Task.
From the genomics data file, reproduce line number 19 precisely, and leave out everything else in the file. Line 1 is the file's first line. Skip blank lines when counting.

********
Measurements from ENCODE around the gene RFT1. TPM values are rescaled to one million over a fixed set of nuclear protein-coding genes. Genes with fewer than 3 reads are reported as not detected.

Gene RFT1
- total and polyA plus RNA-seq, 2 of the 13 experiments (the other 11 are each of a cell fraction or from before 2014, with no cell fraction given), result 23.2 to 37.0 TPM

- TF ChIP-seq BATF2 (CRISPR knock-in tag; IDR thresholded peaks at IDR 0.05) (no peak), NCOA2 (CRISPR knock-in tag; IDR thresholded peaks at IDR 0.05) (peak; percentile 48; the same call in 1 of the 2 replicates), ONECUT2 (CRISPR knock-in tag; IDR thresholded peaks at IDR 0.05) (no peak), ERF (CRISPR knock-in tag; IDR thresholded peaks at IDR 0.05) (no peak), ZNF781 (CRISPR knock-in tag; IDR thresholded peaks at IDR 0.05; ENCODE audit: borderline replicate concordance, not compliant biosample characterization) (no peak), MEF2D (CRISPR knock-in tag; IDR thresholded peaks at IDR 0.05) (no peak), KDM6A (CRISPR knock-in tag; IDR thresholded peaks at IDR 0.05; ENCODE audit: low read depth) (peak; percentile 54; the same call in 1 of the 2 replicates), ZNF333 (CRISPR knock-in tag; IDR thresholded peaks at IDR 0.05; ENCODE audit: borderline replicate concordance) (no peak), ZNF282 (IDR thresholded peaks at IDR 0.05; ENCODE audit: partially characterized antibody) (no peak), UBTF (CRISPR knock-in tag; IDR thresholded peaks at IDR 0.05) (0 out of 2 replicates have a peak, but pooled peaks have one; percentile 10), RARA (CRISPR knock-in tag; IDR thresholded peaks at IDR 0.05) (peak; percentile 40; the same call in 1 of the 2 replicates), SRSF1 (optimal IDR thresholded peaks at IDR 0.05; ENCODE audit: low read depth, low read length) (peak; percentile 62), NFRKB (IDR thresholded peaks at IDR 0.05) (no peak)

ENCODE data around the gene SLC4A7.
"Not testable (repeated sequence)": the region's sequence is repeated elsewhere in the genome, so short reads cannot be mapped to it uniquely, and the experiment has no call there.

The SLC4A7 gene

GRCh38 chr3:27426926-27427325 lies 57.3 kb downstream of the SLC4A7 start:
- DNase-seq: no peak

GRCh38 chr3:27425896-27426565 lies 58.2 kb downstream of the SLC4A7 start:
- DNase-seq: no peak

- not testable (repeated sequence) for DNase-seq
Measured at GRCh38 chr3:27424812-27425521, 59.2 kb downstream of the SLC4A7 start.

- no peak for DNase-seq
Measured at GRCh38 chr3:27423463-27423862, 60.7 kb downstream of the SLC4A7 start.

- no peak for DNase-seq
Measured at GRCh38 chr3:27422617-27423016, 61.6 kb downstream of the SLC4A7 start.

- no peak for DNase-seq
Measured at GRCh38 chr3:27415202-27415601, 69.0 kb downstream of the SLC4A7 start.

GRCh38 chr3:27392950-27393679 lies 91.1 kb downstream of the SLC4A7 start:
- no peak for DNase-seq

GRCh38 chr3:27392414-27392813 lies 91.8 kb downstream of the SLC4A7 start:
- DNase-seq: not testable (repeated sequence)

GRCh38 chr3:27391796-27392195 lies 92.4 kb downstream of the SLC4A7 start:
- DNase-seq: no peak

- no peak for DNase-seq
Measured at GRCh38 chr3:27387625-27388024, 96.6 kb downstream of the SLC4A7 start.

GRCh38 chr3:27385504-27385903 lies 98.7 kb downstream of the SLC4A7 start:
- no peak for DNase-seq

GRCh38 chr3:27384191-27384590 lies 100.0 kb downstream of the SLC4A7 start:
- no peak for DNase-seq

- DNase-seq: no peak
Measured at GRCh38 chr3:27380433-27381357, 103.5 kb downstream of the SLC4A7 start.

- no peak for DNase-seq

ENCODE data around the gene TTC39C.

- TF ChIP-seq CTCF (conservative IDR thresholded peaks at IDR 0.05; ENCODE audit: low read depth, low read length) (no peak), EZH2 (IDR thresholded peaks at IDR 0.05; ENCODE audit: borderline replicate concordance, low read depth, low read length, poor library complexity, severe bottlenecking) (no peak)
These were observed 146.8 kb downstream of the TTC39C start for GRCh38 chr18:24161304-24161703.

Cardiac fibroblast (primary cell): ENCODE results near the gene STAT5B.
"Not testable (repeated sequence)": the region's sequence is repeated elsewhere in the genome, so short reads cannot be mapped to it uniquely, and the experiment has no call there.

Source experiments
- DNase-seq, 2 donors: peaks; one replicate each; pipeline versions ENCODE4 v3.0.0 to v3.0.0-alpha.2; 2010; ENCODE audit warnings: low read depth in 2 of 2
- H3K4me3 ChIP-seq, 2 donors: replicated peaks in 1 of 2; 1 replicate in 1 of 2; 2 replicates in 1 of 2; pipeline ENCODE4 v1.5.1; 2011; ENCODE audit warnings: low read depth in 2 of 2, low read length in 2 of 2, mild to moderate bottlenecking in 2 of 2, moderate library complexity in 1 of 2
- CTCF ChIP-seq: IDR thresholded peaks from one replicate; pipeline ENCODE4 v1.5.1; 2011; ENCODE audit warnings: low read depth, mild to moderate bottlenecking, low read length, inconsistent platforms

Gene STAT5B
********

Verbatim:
Measured at GRCh38 chr3:27415202-27415601, 69.0 kb downstream of the SLC4A7 start.